Remains of Roman bath house

Photo courtesy of Chichester District Council

We are both fascinated by Roman Britain. And plenty of evidence of their sojourn in England has been found both in Chichester and the surrounding area. So on hearing that a new museum (The Novium) had opened in the city we set off to learn more.

The museum is in a modern building in Tower St a stone’s throw from the Cathedral. It would appear that the museum has been built over the remains of a thermae – a large public bath house, which was unearthed during archaeological excavations in the 1970s. The city we know as Chichester in Roman times was known as Noviomagus Reginorum. The ruins are well-preserved and make for an interesting exhibit on the ground floor, along with the ‘Jupiter Stone (part of the base of a statue) clearly dedicated to the god Jupiter and part of a mosaic floor which was part of villa built not far from Chichester.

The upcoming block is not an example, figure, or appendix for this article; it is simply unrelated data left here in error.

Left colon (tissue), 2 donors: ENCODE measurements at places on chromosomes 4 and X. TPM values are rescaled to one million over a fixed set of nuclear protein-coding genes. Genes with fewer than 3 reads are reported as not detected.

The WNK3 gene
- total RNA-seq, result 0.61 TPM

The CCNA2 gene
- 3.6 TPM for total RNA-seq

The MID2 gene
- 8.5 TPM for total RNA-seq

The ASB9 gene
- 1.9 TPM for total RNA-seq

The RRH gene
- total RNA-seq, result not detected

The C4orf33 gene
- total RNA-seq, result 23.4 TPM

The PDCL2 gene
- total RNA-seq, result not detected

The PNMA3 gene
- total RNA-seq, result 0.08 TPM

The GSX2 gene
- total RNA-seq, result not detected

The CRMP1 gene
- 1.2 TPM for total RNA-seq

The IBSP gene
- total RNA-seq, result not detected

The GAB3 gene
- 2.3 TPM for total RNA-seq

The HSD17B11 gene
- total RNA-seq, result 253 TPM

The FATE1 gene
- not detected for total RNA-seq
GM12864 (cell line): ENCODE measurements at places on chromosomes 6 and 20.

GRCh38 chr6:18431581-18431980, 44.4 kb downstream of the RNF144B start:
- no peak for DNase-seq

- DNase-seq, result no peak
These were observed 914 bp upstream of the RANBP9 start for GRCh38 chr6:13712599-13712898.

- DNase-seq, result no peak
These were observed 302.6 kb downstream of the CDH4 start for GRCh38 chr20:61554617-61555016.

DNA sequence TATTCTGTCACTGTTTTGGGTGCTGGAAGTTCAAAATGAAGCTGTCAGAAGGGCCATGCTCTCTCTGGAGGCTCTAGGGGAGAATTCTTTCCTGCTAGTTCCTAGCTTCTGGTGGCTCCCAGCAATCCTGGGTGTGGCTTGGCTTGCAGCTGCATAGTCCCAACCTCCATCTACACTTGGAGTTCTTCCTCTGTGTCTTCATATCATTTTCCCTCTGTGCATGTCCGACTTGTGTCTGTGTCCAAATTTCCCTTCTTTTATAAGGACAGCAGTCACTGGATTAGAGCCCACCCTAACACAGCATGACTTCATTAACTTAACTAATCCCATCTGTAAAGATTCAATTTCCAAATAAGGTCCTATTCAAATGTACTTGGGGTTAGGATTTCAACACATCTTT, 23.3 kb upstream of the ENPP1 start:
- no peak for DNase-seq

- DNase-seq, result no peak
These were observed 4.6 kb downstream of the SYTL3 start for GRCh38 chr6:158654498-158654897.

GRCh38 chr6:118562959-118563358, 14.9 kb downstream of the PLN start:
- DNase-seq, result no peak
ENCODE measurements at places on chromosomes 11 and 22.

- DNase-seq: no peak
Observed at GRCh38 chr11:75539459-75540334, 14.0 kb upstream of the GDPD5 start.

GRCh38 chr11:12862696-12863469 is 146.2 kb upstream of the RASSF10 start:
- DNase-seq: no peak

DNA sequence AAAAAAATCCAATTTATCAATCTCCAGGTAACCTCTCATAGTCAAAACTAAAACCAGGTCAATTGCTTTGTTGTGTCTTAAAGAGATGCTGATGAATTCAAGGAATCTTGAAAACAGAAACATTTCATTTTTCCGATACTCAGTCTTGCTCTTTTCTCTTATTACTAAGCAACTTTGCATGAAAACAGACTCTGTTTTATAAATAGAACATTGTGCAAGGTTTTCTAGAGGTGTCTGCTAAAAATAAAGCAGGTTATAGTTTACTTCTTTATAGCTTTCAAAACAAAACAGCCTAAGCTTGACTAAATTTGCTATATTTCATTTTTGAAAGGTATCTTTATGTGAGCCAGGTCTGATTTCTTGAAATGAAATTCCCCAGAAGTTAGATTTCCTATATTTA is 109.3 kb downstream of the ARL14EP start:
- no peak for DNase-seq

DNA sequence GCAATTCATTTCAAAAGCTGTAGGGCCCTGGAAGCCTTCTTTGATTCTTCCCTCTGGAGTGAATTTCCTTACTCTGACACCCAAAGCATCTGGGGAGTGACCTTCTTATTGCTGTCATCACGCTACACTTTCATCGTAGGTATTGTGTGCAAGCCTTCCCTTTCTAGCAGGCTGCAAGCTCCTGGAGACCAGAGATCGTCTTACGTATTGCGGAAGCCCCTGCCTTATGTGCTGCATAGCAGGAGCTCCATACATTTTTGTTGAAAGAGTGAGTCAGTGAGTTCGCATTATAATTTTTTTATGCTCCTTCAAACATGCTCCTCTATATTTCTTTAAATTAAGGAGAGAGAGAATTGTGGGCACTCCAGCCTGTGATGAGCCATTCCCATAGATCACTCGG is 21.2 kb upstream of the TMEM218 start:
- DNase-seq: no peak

We and a party of school children were obviously fascinated by the audio visual exhibit playing behind the excavations; we watched it a couple of times.

The other floors are chiefly dedicated to more recent local history and from the second floor there is a stunning view out over chimney pots, roofs and the lovely Cathedral.

There is a small shop, but unfortunately no café. Basic admittance price for adults £7. J.H.

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